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From the Back Porch: Top 10 Does and Don’ts of Joint Replacement Rehab

by Sue Whistler

Let’s see, my first grandchild and a hip replacement within three weeks. Yup, I guess you can say I’m feeling my age. My husband Tom keeps telling me that he’s been feeling my “age” for almost 35 years and I needn’t worry. He assures me that he has enjoyed every minute and absolutely adores our three resulting children and new grandson. Thank you darling!

I must say that nouveau grandparenthood has been a breeze so far. I’m less than a month into it and am having no difficulty adjusting to my new title and role. The hip replacement, on the other hand, has proven to be a bit more difficult and a sobering reminder of my advancing age. I am one week post-op and have little to do but pop a few powerful painkillers and embrace singer/songwriter Jonathan Edwards’s suggestion to “lay around the shanty and put a good buzz on.”

Since an idle body often leads to a busy brain, I just couldn’t help myself and have compiled a Top 10 list of personal observations and suggestions that might prove useful to future inductees into the awkward and sometimes humiliating world of joint replacement rehab.

Narcotics are the greatest invention since wine and dark chocolate and should never be refused during your rehabilitation.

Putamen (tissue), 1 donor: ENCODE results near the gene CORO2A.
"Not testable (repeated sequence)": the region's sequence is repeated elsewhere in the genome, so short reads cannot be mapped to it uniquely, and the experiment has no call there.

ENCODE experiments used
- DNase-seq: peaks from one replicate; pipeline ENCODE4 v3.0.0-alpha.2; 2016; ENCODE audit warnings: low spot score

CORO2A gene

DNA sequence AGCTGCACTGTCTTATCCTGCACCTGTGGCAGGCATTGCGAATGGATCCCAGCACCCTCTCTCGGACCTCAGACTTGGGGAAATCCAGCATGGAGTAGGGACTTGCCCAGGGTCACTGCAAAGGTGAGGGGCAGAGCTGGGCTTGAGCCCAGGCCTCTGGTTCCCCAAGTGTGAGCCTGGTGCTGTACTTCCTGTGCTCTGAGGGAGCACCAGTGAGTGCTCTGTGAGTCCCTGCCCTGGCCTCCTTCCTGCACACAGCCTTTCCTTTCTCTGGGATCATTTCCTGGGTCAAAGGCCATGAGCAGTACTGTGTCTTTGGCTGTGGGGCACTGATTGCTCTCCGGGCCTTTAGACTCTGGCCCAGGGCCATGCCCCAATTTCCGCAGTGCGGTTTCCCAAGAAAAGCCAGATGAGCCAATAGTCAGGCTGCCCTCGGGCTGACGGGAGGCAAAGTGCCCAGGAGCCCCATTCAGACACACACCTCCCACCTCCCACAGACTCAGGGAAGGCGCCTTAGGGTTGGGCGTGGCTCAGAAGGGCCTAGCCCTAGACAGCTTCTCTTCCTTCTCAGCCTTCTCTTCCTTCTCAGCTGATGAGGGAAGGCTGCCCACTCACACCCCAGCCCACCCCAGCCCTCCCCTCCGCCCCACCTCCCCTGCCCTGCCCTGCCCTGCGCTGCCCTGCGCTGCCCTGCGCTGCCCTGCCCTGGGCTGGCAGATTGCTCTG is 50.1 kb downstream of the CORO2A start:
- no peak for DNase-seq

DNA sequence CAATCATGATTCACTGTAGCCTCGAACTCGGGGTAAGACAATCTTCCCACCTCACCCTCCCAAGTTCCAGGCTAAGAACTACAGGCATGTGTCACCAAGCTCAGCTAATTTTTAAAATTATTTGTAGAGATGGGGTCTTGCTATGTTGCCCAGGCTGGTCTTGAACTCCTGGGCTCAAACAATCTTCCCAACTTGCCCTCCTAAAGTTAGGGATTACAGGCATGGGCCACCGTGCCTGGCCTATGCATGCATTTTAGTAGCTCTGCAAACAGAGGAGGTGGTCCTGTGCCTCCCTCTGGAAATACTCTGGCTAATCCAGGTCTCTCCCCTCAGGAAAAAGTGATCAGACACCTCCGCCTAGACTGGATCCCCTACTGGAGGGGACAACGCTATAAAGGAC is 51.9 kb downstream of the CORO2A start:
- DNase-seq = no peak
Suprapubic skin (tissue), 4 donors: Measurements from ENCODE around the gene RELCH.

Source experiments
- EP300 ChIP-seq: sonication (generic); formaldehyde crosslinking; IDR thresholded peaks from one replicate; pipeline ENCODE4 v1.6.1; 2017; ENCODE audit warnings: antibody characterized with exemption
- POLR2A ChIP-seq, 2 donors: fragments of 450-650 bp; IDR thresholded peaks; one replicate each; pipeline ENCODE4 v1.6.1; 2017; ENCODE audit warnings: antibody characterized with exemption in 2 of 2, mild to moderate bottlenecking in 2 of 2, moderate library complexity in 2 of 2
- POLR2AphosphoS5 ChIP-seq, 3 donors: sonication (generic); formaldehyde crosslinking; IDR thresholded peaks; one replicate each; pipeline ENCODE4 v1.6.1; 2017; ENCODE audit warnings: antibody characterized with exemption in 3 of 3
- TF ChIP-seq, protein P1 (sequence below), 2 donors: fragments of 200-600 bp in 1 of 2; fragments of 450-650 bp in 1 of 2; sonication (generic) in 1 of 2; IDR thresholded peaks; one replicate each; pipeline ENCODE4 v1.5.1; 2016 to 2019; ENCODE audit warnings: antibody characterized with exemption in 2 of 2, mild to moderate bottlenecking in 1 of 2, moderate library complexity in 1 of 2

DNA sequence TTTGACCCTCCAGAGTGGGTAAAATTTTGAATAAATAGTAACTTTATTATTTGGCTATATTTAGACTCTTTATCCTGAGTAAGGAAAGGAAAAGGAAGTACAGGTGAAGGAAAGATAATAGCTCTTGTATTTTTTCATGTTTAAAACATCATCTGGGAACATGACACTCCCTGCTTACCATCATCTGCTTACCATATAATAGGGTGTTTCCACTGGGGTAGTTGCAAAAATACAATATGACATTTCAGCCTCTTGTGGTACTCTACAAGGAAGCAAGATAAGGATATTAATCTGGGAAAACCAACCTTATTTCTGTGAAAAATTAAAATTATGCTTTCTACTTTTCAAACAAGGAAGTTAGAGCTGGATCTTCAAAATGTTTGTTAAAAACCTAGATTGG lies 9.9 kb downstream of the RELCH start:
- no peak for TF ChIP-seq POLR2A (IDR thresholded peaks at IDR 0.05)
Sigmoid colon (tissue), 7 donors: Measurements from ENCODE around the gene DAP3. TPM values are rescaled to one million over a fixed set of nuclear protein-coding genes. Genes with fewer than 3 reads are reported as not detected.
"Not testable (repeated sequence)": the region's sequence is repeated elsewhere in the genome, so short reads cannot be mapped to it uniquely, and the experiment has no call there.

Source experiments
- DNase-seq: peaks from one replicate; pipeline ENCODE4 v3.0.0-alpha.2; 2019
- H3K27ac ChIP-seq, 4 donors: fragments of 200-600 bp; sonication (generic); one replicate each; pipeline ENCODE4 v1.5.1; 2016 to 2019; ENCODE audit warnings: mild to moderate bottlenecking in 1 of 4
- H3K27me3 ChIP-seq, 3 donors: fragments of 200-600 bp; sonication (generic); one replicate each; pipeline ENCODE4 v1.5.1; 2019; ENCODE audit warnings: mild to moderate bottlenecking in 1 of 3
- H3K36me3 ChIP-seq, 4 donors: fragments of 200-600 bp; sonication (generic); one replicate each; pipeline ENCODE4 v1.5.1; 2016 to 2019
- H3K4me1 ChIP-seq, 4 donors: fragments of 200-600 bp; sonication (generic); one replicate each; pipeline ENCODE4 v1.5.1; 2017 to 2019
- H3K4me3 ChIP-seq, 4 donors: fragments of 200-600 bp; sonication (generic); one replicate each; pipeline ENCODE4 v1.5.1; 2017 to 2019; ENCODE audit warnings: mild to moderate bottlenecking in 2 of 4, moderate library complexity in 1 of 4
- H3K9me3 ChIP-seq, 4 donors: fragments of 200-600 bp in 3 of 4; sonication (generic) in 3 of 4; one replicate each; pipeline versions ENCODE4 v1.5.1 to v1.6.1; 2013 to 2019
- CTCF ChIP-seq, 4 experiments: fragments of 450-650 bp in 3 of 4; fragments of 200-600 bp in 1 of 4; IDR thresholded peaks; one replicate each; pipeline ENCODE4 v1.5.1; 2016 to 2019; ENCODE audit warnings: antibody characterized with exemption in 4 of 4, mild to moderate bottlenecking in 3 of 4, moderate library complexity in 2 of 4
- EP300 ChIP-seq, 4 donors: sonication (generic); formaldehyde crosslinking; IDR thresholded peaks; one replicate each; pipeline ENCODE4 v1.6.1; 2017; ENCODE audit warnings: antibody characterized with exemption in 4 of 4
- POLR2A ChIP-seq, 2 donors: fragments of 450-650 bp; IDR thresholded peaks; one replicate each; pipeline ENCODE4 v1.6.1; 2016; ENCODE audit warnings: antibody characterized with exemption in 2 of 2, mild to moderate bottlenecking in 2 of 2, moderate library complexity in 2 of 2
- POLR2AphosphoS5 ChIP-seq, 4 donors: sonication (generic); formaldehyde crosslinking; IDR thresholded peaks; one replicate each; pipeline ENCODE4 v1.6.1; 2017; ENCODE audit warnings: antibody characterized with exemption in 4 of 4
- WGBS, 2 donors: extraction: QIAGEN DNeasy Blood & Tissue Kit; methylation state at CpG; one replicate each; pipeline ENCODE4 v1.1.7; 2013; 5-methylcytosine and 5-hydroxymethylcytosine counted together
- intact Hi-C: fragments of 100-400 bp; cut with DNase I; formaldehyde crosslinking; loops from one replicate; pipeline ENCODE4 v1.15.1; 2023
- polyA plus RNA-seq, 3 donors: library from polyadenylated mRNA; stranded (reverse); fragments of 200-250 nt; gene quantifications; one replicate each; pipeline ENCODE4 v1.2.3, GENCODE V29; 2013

Do not invite your dogs onto the bed the first night you are home from the hospital, no matter how much you think you missed them.

All walkers should come factory equipped with cup holders, a detachable tray and a large carabiner for attaching long, oddly shaped survival tools like mechanical “grabbers” and shoehorns.

Trying to vacuum with a walker is not worth the effort.  Vacuum cleaners work much better.

Never attach tennis balls to the back legs of your walker.  Anyone who knows our dogs will appreciate this advice.

Well-meaning and solicitous spouses should be encouraged, at gunpoint if necessary, to leave the house and play in their golf leagues.

Try not to get caught with your pants down. It’s really hard to pull them up.

Patience is a virtue — and with it comes post-operative bowel regularity.

Attempting to dress yourself is not a job. It’s an adventure. Taking a shower is even more exciting.

And finally…

Other than narcotics, wine, dark chocolate and a loving family, laughter is definitely the best medicine.

So, has anyone got a line on an old bicycle bell or an ahooga horn for my walker?

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